Without being there, I never would have been able to say those things. It’s why we travel. At least it’s why I travel, to confirm the existence of things I had only read about before and speak about it with the inarguable authority of authenticity.

Radio Man

When I began packing to make my trip, I decided I wanted to make my primary eqipment as low-tech as possible. I did have to reactivate my cell phone and, as a photographer, bring my camer along. But after that, I decided against bringing my computer – although I did bring the flash drive containing my book – and I didn’t even bring my iPod along, deciding instead to bring along a small short wave radio in its place.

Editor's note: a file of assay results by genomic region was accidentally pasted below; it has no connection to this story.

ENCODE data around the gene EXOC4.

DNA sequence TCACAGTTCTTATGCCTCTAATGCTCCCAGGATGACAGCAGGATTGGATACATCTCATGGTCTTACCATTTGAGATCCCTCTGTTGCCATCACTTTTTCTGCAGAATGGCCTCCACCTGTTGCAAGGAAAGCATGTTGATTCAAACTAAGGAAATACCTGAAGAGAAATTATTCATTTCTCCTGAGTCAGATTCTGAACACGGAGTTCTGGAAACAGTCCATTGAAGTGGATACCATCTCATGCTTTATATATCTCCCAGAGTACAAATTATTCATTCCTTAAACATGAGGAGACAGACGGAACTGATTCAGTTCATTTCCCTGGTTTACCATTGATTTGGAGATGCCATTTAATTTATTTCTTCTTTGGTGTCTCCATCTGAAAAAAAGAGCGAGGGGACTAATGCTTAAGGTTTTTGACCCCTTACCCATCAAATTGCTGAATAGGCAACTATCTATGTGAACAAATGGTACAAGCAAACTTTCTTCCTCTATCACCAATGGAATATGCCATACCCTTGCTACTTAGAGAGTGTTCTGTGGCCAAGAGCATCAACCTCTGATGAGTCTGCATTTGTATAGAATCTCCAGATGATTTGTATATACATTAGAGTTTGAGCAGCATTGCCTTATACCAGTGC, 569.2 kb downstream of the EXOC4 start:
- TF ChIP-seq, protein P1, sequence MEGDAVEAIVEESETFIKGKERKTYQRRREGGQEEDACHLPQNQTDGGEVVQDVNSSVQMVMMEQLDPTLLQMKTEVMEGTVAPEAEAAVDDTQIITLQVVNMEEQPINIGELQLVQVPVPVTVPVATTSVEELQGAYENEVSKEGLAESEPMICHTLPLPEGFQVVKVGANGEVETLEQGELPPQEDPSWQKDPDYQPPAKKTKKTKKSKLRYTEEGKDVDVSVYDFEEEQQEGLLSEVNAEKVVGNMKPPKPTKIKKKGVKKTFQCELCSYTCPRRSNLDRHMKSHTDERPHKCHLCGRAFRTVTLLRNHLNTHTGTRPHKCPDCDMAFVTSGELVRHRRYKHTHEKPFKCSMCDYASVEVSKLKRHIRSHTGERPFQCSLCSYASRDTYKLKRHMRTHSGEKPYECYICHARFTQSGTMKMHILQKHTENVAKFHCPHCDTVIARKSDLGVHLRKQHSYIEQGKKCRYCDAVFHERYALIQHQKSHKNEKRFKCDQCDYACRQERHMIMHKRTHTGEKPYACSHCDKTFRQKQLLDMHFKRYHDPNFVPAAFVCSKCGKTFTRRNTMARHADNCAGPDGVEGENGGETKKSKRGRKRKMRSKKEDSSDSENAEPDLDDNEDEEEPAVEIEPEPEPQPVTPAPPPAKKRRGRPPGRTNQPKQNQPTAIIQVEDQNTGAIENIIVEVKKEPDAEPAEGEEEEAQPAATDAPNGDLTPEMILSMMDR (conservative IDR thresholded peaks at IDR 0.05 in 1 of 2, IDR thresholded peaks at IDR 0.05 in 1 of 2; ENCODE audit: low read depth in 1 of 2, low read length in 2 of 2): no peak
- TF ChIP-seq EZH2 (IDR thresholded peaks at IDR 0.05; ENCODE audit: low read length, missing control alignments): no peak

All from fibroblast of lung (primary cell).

It seems like an antiquated concept these days, but I’m one of those weird people who still listens to and loves radio. More so than even the TV, radio was a big part of my life growing up. Every day, I started my routine listening to Larry Norton on 97 Rock, and am probably one of the few people in Buffalo who can clearly recall his days with Mark Stout. On many nights, Rick Jeaneret would lead me to dreamworld, colorfully calling Sabres games with the excitement and energy of an overcaffeinated cheetah. I would also listen to the smart, thoughtful takes on culture, events, and random happenings in the day’s news as presented by Janet Snyder and Nicholas Picholas (which the latter swears is his real name). In Chicago, with the AM dial on my main radio having apparently been mysteriously broken into by a small alien, I would turn my father’s old handheld radio into Blackhawks games and listen over headphones whenever they played a game that I wanted to hear, while I also tuned into shows like 8:48 on NPR and Wait, Wait, Don’t Tell Me on NPR.